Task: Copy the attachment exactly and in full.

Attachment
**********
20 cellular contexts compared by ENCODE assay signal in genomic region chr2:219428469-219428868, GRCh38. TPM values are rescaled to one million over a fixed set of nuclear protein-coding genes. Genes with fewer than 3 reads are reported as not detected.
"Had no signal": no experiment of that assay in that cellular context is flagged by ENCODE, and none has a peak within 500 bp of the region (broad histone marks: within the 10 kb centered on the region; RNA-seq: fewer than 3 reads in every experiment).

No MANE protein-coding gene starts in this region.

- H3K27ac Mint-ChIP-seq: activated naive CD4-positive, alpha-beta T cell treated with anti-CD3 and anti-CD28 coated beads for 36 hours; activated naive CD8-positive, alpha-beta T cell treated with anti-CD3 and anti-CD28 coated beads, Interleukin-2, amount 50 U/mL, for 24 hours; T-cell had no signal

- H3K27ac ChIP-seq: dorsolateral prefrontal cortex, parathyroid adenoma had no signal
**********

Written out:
20 cellular contexts compared by ENCODE assay signal in genomic region chr2:219428469-219428868, GRCh38. TPM values are rescaled to one million over a fixed set of nuclear protein-coding genes. Genes with fewer than 3 reads are reported as not detected.
"Had no signal": no experiment of that assay in that cellular context is flagged by ENCODE, and none has a peak within 500 bp of the region (broad histone marks: within the 10 kb centered on the region; RNA-seq: fewer than 3 reads in every experiment).

No MANE protein-coding gene starts in this region.

- H3K27ac Mint-ChIP-seq: activated naive CD4-positive, alpha-beta T cell treated with anti-CD3 and anti-CD28 coated beads for 36 hours; activated naive CD8-positive, alpha-beta T cell treated with anti-CD3 and anti-CD28 coated beads, Interleukin-2, amount 50 U/mL, for 24 hours; T-cell had no signal

- H3K27ac ChIP-seq: dorsolateral prefrontal cortex, parathyroid adenoma had no signal